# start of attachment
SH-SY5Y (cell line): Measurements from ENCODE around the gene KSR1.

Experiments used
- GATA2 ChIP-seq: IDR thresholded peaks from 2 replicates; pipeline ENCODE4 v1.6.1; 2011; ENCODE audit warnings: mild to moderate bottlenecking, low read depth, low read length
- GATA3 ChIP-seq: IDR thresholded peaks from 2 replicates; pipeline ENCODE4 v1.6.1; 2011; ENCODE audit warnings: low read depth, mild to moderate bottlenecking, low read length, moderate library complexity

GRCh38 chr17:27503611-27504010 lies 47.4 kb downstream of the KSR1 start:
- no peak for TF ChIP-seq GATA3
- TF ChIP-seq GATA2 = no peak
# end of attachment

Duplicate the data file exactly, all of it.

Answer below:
SH-SY5Y (cell line): Measurements from ENCODE around the gene KSR1.

Experiments used
- GATA2 ChIP-seq: IDR thresholded peaks from 2 replicates; pipeline ENCODE4 v1.6.1; 2011; ENCODE audit warnings: mild to moderate bottlenecking, low read depth, low read length
- GATA3 ChIP-seq: IDR thresholded peaks from 2 replicates; pipeline ENCODE4 v1.6.1; 2011; ENCODE audit warnings: low read depth, mild to moderate bottlenecking, low read length, moderate library complexity

GRCh38 chr17:27503611-27504010 lies 47.4 kb downstream of the KSR1 start:
- no peak for TF ChIP-seq GATA3
- TF ChIP-seq GATA2 = no peak